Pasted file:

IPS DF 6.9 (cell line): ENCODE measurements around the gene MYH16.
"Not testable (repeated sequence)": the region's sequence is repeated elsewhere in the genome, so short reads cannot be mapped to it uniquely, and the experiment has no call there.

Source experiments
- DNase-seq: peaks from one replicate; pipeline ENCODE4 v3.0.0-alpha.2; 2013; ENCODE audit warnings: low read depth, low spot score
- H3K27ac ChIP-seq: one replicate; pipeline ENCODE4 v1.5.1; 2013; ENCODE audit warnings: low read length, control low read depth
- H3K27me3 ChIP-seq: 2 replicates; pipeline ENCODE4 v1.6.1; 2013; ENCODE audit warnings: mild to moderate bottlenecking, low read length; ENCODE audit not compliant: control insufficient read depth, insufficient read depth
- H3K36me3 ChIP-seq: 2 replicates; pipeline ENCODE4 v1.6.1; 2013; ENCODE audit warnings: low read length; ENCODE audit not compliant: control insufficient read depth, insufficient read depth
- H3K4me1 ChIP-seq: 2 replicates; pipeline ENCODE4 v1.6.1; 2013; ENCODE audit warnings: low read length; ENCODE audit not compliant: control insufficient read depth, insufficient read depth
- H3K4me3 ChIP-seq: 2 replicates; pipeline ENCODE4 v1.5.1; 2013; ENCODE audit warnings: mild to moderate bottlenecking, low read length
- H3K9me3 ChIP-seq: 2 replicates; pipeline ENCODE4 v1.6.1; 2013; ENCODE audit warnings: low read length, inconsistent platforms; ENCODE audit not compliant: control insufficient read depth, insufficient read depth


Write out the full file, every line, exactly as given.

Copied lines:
IPS DF 6.9 (cell line): ENCODE measurements around the gene MYH16.
"Not testable (repeated sequence)": the region's sequence is repeated elsewhere in the genome, so short reads cannot be mapped to it uniquely, and the experiment has no call there.

Source experiments
- DNase-seq: peaks from one replicate; pipeline ENCODE4 v3.0.0-alpha.2; 2013; ENCODE audit warnings: low read depth, low spot score
- H3K27ac ChIP-seq: one replicate; pipeline ENCODE4 v1.5.1; 2013; ENCODE audit warnings: low read length, control low read depth
- H3K27me3 ChIP-seq: 2 replicates; pipeline ENCODE4 v1.6.1; 2013; ENCODE audit warnings: mild to moderate bottlenecking, low read length; ENCODE audit not compliant: control insufficient read depth, insufficient read depth
- H3K36me3 ChIP-seq: 2 replicates; pipeline ENCODE4 v1.6.1; 2013; ENCODE audit warnings: low read length; ENCODE audit not compliant: control insufficient read depth, insufficient read depth
- H3K4me1 ChIP-seq: 2 replicates; pipeline ENCODE4 v1.6.1; 2013; ENCODE audit warnings: low read length; ENCODE audit not compliant: control insufficient read depth, insufficient read depth
- H3K4me3 ChIP-seq: 2 replicates; pipeline ENCODE4 v1.5.1; 2013; ENCODE audit warnings: mild to moderate bottlenecking, low read length
- H3K9me3 ChIP-seq: 2 replicates; pipeline ENCODE4 v1.6.1; 2013; ENCODE audit warnings: low read length, inconsistent platforms; ENCODE audit not compliant: control insufficient read depth, insufficient read depth